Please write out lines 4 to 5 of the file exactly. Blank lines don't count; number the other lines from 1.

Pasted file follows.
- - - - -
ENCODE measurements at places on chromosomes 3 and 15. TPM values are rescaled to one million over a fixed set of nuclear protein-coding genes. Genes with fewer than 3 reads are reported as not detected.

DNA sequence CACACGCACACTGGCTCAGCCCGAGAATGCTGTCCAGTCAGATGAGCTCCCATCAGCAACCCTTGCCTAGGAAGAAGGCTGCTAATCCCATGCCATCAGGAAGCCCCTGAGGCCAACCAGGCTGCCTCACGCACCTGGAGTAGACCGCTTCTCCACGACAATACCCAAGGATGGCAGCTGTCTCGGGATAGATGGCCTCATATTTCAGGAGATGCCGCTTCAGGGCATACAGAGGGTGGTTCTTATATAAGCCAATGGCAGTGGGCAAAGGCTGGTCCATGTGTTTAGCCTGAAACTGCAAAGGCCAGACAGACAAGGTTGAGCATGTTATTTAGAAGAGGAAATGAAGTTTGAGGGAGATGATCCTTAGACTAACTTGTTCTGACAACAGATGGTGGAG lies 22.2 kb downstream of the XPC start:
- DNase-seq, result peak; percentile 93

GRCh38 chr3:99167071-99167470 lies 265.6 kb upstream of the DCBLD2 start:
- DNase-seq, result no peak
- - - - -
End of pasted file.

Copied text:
GRCh38 chr3:99167071-99167470 lies 265.6 kb upstream of the DCBLD2 start:
- DNase-seq, result no peak